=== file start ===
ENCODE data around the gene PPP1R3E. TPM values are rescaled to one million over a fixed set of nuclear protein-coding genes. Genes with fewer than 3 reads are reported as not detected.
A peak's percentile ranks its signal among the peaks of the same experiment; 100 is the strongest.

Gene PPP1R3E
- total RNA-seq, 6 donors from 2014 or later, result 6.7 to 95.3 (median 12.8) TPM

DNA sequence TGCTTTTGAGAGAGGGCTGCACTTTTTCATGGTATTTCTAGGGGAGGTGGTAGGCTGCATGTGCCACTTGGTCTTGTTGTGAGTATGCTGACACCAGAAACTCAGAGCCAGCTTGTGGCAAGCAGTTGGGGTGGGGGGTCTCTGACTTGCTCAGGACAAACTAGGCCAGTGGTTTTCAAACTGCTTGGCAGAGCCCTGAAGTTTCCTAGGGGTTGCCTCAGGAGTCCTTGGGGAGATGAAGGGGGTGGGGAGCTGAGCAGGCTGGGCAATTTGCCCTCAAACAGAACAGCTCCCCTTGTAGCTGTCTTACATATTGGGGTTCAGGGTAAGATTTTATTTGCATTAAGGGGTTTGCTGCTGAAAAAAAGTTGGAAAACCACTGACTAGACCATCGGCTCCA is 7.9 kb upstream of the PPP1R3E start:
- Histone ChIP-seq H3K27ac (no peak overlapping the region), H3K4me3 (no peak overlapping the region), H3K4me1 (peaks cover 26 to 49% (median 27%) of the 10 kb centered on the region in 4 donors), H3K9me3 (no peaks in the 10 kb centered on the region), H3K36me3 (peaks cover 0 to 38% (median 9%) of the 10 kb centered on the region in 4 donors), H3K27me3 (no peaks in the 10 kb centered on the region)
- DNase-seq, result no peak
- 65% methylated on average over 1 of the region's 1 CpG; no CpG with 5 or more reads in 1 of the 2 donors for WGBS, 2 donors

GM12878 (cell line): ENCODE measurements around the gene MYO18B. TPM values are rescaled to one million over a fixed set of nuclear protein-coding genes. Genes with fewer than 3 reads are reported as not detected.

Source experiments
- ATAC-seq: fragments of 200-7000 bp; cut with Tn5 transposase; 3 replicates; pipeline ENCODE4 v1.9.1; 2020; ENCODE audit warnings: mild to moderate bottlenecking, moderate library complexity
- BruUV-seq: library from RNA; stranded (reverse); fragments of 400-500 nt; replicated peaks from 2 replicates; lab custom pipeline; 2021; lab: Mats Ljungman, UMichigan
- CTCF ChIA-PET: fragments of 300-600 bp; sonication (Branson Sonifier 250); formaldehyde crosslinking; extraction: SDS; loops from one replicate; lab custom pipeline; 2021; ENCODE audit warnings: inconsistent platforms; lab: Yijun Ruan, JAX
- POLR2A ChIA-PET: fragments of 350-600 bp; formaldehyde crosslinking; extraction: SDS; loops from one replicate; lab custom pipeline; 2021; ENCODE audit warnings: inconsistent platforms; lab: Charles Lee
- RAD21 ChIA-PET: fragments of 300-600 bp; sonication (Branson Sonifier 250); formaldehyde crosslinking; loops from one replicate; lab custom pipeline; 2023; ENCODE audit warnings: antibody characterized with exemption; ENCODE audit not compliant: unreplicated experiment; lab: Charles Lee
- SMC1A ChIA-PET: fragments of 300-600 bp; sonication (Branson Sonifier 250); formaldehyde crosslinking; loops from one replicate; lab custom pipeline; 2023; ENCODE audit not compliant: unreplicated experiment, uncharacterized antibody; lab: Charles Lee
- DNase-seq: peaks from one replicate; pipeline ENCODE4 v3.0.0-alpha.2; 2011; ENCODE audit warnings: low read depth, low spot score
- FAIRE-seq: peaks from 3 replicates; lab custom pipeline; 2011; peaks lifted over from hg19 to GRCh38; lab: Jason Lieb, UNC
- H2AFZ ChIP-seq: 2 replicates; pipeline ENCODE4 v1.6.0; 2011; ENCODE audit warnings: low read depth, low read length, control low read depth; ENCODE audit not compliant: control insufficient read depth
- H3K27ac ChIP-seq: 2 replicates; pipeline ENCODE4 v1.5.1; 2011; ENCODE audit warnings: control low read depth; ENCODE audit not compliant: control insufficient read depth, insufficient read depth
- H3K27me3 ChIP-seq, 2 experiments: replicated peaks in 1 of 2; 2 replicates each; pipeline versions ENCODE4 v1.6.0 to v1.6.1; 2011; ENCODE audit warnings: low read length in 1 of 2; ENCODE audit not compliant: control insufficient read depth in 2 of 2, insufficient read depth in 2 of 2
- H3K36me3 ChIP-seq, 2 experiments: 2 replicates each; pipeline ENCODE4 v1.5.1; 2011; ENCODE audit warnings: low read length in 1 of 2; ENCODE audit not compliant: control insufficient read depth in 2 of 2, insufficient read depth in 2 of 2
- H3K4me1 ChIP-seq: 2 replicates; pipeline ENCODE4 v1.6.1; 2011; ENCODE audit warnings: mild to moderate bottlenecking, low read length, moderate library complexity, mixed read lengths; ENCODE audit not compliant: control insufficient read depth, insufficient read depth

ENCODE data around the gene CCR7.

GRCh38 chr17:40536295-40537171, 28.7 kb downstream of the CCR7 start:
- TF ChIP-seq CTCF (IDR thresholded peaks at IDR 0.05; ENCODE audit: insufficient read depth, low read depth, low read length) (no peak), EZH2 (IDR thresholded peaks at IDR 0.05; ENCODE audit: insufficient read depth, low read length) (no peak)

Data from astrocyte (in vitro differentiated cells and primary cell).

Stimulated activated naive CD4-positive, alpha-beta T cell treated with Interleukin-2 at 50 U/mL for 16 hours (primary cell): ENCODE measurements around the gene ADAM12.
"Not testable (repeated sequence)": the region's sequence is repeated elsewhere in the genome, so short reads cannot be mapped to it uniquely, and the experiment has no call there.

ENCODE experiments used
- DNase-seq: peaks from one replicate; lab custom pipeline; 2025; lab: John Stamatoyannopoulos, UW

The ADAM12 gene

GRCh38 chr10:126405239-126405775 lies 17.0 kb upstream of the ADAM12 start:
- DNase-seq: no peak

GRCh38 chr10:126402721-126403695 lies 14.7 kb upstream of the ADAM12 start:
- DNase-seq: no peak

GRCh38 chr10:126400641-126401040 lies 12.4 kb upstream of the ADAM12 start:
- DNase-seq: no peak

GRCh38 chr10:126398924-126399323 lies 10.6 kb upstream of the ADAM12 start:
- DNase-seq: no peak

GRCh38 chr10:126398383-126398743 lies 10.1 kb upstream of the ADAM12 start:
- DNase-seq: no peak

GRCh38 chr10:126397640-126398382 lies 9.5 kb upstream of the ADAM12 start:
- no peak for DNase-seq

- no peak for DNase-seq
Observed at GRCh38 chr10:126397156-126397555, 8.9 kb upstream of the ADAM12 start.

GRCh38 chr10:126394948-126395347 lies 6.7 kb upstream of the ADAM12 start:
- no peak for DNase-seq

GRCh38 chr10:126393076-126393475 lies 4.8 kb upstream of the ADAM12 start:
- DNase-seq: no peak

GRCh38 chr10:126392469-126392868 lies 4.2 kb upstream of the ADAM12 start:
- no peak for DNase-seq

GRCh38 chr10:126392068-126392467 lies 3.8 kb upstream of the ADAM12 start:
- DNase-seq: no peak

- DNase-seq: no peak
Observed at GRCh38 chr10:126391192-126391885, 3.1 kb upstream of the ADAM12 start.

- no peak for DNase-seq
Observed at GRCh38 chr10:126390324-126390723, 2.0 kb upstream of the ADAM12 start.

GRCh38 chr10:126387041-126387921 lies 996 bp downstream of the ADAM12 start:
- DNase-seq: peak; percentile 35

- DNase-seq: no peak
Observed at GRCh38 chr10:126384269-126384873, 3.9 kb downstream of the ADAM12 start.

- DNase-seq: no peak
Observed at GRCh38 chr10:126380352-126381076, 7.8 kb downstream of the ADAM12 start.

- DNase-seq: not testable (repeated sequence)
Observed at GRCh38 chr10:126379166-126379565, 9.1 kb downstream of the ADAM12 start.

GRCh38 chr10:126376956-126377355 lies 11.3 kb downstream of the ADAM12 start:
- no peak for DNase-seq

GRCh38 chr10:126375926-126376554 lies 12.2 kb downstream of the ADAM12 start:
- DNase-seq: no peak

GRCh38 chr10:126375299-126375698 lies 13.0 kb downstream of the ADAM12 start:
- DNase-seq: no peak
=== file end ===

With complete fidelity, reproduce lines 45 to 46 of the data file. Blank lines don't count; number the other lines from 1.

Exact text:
- no peak for DNase-seq
Observed at GRCh38 chr10:126397156-126397555, 8.9 kb upstream of the ADAM12 start.